Michigan currently has no LGBT representation in its state legislature, but a quartet of gay candidates running for office is seeking to change that in the upcoming election.
The four out candidates running for seats in both the State House and Senate say their election would help enact pro-LGBT laws in a state that lacks any substantive protections for LGBT residents.
Rudy Serra, who serves as a district judge in Michigan and is running to represent District 27 in the State House, said it’ll take openly gay legislators like himself to advance non-discrimination protections — in addition to getting rid of bad laws.
“It’s my understanding that there has never been a state that has added sexual orientation to its civil rights statute without at least one openly LGBT person in the legislature — ever,” Serra said. “To the extent that that’s true, Michigan still has a sodomy felony. We still have a gross indecent felony. We have all kinds of laws that were declared unconstitutional. We know they’re obsolete, and the folks in the legislature still won’t repeal them.”
The four candidates spoke to the Washington Blade during a roundtable this week at the offices of the Gay & Lesbian Victory Fund, which has endorsed each of the contenders.
In addition to Serra, the other openly gay candidates running for office are Jon Hoadley, a gay Democratic activist and candidate to represent District 60 in the Michigan State House; Garnet Lewis, a board member for Northern Michigan University and candidate to represent District 32 in the Michigan State Senate; and Jeremy Moss, a Southfield City Council member who’s running to represent District 35 in the Michigan State House.
If even one of the candidates were elected, it would bring LGBT representation to the Michigan Legislature for the first time in seven years since former Rep. Chris Kolb was term-limited out of office.
On the agenda for the candidates is amending the Elliot-Larsen Civil Rights Act of 1976, which prohibits discrimination based on employment, housing and public accommodations in Michigan, so that it includes protections for LGBT people.
Hoadley, former head of the now-defunct National Stonewall Democrats, said adding the voices of LGBT people to the legislation would be key in efforts to change the law.
“Folks, I think, have been really smart over the last few years at building a base of support in the faith community, at building the support at the local level, at having allies working with LGBT folks to tell stories about ordinances,” Hoadley said. “Having LGBT folks in the legislature could be the final asset actually to get over the finish line.”
Hoadley led efforts in 2009 to legalize at the ballot a LGBT non-discrimation ordinance in the City of Kalamazoo. Since that time, an additional 16 municipalities have added similar protections, making for a total of 33 in the state and extending protections to more than 368,000 people, he said.
Just this week, efforts to amend Elliot-Larsen to include LGBT people got a boost when Michigan Gov. Rick Snyder encouraged the state legislature take up such a proposal before the year’s end.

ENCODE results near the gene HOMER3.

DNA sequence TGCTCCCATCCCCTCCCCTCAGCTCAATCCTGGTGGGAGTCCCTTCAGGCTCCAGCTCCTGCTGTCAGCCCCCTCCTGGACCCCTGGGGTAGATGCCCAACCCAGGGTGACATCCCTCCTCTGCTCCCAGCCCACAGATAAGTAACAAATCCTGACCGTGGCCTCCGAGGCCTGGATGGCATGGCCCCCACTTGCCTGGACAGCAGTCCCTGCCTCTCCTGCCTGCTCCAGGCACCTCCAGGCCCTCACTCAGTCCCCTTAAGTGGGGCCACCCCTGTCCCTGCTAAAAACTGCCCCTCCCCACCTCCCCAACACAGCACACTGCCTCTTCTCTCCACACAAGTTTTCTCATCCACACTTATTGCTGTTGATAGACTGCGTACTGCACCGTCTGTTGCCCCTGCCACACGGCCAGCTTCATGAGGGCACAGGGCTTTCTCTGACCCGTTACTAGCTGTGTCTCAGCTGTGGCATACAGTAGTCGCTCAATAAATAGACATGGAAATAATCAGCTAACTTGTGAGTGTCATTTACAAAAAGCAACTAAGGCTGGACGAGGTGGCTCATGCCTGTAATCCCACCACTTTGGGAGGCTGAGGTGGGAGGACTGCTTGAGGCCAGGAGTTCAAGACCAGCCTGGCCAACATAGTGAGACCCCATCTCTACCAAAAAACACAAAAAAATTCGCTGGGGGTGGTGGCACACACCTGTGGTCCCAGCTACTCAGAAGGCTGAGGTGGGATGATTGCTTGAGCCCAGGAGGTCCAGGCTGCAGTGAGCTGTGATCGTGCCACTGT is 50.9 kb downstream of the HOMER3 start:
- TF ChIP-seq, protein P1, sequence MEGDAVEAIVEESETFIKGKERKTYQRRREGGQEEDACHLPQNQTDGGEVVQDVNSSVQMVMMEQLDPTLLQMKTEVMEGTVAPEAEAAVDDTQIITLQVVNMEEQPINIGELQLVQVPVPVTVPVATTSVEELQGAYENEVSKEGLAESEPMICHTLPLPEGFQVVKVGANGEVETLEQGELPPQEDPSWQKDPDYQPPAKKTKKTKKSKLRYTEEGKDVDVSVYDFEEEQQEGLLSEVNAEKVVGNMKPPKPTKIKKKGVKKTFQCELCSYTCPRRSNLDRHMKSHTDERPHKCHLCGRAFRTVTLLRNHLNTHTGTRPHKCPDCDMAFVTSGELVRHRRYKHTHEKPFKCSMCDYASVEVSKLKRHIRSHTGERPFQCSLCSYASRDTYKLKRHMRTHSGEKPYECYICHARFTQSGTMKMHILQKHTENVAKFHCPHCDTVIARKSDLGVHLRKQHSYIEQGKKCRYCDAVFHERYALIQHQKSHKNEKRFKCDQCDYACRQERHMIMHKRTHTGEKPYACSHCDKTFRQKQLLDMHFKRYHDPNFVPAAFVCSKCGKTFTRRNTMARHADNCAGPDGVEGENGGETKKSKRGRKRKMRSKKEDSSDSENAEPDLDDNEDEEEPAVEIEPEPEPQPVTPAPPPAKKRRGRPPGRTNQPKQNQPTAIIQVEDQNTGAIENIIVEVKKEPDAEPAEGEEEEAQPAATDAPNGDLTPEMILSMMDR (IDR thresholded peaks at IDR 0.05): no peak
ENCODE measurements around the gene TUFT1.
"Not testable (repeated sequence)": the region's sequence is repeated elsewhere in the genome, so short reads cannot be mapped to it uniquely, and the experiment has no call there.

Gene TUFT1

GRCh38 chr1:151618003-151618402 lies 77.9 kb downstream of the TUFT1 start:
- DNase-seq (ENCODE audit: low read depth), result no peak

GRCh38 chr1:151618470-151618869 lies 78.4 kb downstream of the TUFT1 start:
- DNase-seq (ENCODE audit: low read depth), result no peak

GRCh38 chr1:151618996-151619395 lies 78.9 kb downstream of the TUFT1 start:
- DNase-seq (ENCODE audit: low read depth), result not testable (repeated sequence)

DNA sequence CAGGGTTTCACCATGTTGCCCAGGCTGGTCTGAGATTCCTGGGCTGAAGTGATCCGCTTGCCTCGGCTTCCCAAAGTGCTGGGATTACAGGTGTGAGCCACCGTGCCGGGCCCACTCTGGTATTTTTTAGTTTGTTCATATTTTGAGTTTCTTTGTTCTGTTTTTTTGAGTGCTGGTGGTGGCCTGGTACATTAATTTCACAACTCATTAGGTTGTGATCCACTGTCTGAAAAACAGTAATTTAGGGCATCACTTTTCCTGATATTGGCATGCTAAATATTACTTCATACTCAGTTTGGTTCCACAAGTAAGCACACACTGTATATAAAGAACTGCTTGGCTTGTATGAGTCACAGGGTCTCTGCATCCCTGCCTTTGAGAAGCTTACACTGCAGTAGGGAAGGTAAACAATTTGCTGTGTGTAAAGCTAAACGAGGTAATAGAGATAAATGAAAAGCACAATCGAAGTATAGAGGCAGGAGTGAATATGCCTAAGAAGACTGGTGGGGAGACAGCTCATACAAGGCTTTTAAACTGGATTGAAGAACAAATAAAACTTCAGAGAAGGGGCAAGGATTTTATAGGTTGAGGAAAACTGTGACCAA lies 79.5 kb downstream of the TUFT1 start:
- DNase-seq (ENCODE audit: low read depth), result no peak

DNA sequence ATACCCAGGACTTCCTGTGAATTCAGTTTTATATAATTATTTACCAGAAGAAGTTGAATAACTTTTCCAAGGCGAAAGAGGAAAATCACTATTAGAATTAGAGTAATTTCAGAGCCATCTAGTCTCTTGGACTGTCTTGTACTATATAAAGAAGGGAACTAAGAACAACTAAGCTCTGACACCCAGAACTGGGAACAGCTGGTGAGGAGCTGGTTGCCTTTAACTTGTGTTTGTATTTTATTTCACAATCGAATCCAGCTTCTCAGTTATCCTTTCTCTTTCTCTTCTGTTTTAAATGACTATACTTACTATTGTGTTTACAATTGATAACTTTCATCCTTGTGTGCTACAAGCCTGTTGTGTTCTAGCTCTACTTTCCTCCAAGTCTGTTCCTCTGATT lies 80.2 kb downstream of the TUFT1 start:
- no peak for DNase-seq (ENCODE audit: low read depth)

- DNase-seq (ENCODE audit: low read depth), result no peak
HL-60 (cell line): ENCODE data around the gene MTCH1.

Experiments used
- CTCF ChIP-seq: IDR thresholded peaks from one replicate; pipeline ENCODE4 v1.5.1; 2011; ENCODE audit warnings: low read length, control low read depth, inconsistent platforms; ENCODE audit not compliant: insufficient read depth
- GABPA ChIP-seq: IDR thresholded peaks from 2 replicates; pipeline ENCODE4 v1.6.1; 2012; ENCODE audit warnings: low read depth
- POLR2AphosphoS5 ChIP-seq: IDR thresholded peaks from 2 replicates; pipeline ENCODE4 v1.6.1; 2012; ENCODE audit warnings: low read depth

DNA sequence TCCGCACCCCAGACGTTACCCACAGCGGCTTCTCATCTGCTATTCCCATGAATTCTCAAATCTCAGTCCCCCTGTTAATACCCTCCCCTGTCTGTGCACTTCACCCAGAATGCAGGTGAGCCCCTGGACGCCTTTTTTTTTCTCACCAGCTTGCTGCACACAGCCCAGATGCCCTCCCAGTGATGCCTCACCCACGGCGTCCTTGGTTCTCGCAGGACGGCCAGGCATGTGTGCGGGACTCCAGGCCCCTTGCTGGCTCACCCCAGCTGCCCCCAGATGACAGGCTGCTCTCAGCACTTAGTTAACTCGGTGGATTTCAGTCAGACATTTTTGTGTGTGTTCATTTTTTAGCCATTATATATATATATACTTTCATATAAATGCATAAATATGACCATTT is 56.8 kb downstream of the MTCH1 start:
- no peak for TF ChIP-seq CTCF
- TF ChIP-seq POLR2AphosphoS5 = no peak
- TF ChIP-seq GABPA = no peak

“I don’t believe in discrimination,” Snyder told Crain’s Detroit Business during the Mackinac Policy Conference in northern Michigan. “I hope that’s something the legislature will take up sometime this year.”
Still, Snyder assumes this new position as he and Attorney General Bill Schuette continue to defend Michigan’s ban on same-sex marriage in court. They appealed a court decision that briefly granted marriage equality in Michigan to the U.S. Sixth Circuit Court of Appeals, and won’t grant benefits to the more than 300 same-sex couples who wed in the state, even though the state recognizes them as legally married.
For Lewis, the administration’s continued defense of the marriage law demonstrates Snyder and Schuette are out of touch with Michigan and acting out of concern of the far right.
“It’s really a moot point, in my opinion,” Lewis said. “It’s ridiculous for them to be wasting their time and energy to be appealing this. I strongly believe, and I know that we have the data to show, the majority of the folks in Michigan are supporting marriage equality now, so I see it as this kind of this nagging fear that some of these folks on the right have.”
But it’s not just LGBT issues that are of concern to the candidates. Other issues include raising the minimum wage and labor issues.
Moss, who served as LGBT director for an initiative to enshrine collective bargaining rights into the state constitution before legislation was passed making Michigan a “Right to Work” state, said labor and LGBT issues go hand-in-hand in the state.
“The only protections that the LGBT community does have because it’s not enshrined in the constitution has been through collective bargaining,” Moss said. “So we’ve been seeing a really growing coalition between the LGBT community and labor, which obviously has a huge historic significance in Michigan in building the middle class. It’s important to know that labor has partners in us, and vice-versa.”
For Hoadley, it’s important for everyone to be on board with rights for the LGBT community because those who remain opposed will be left behind as time goes on.
“For the generation that is as large as Baby Boomers, and will be the largest element of the consumer economy in 2015, being anti-gay just isn’t cool,” Hoadley said. “There are real consequences. People pay attention to that. For politicians staying on the wrong side of equality, there will be consequences to pay for that at the ballot box.”